- Mung Beans and Black beans are especially useful in helping to control blood sugar problems. Use in soups, stews and add cooked beans to salads.
- Eggs, tofu, low fat meats, fish, hemp seeds, lentils, chick peas and all pulses help balance blood sugar.
- Fruits and vegetables are high in antioxidants and soluble fibre; eat them raw as much as possible.
- Fish oils have been shown to improve the pre-diabetic condition and insulin resistance, and help to prevent full-blown late-onset diabetes developing, therefore eat more oily fish and fresh fish. But don’t fry it – poached or grilled is best.
- Eat more unrefined sunflower, pumpkin, sesame and linseeds (flax seeds) and their unrefined oils, which are rich in omega-3 and -6 essential fats.
- Blend these oils half and half with extra virgin olive oil for salad dressings.
- Vitamin E-rich foods help to lower the risk of many conditions associated with diabetes such as circulation and eye problems. Food sources are soya beans, raw wheat germ, sprouting seeds, avocados, green vegetables, eggs, unrefined and unprocessed nuts especially almonds and hazelnuts. Look for a low-sugar muesli that is rich in nuts, oats and sprinkle raw wheat germ onto the muesli.
- Eat fresh bilberries, blueberries, blackberries, papaya, spinach, watercress, sweet potatoes, pumpkin, apricots, as these fruits help to protect the eyes.
- Use lots of cinnamon in your foods – as it has been shown to help reduce glucose levels in the blood.
- Eat more curries, as curcumin has been shown to reduce the chances of developing diabetes if you are overweight.
- Organic Agave Syrup and Xylitol (found in fruit fibre) are natural sugars which have low glycemic counts and therefore a minimal impact on blood sugar levels – use small amounts. A/v from health stores.
- A high-strength, multi-vitamin and mineral complex taken every day provides a good baseline of nutrients.
- The mineral chromium (200mcg) is vital for helping to control and prevent late-onset diabetes. Scientists in the US found that taking 200mcg of chromium daily helped reduce the incidence of late-onset diabetes by up to 50%. Chromium also helps to reduce cravings for sweet foods. And in time, chromium should enable you to reduce your medication, which you would need to discuss with your doctor.
- Lipoic Acid and L Carnitine are two potent nutrients that help to dramatically lower blood sugar. Take 250 mg of Lipoic Acid daily and 500mg of L Carnitine twice daily.
- Vitamin C x 1gram twice daily can lower glucose response. Take with meals
- Magnesium, which is needed to process insulin, is usually lacking in diabetics. Take a multi-mineral daily that contains 300–450mg of magnesium, 20mg zinc, and a trace of copper.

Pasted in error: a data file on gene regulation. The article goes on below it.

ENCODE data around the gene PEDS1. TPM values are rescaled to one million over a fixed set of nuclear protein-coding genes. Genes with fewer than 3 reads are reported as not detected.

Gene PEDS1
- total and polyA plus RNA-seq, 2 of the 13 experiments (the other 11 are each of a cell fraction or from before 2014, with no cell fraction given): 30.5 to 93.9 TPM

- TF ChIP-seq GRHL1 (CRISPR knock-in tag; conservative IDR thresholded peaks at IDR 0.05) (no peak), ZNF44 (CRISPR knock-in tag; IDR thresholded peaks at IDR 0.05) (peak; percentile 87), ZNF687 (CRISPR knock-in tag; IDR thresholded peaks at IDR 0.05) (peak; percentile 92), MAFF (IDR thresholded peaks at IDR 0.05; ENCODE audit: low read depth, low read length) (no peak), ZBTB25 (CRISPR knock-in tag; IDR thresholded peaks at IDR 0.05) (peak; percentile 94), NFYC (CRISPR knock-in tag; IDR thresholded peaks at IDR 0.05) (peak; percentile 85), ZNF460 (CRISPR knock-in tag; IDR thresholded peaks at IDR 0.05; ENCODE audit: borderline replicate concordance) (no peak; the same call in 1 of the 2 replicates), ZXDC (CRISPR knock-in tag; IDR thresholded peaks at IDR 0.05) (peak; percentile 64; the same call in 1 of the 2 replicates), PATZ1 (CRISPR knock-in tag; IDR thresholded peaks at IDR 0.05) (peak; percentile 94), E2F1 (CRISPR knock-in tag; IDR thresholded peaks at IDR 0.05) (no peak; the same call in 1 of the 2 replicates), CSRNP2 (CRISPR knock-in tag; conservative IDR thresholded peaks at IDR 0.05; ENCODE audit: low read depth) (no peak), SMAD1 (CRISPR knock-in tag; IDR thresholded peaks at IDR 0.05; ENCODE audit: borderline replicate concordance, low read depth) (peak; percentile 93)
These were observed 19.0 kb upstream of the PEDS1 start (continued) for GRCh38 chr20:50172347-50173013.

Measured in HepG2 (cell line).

- Take a B-complex, as diabetic patients are usually deficient in B-vitamins, needed for energy production and nerve health.
- If you don’t eat oily fish regularly then take 2 grams of Omega 3 fish-oil daily, free from PCBs and dioxins. BioCare, Higher Nature, FSC and Seven Seas all make pure fish oil capsules.
- The hormone DHEA helps to lower insulin levels, and protect vital organs, particularly the kidneys against damage due to high blood glucose. Don’t take hormones unless you have been shown to need them.
- Aloe vera juice helps to lower blood-sugar levels in non-insulin dependant diabetes.
- Nettle tea helps to lower blood sugar.
- As we age we produce less, Co Enzyme Q 10, a vital vitamin like nutrient that protects against heart disease 100mg daily with either breakfast or lunch.
- Researchers at the University of Granada in Spain found that taking Olive Leaf Extract helps to stimulate production of, and utilization of insulin. Take 500mg daily.
NB: Taking supplements can affect blood sugar levels. Diabetes must be supervised by a medical practitioner, so any supplement regimen should only be undertaken with the help of a medical doctor and/or a nutritionist.
- Pine Bark Extract known as pycnogenol has been shown to help protect against diabetic retinopathy. Take 80mg daily. Pharma Nord.
- If you are overweight you greatly increase your risk for diabetes, especially after 50 (see Weight Problems).
- Regular exercise is vital because it reduces the need for insulin; reduces blood cholesterol and prevents obesity. It doesn’t have to be intense exercise, but try and walk for at least 30 minutes daily, as regular walking has been shown to improve insulin sensitivity and glucose management. If you have been a “couch potato” for a long time, just start gently, walk for 15 minutes a day and then build up over a month to 30 minutes daily and within another month this can be increased to 45 minutes to an hour.
- Have regular eye check-ups and see a chiropodist who can keep an eye on your feet, as both can be affected by diabetes.
- Have regular reflexology on your feet, which improves circulation (see Useful Information).
- For further help contact Diabetes UK, Macleod House, 10, Parkway, London NW1 7AA. Tel: 020 7424 1000. Website: www.diabetes.org.uk
- Try reading How To Prevent and Treat Diabetes with Natural Medicine by Dr Michael Murray. Call the Nutri Centre bookshop on 020 7323 2382, or have a look at the author’s website on www.doctormurray.com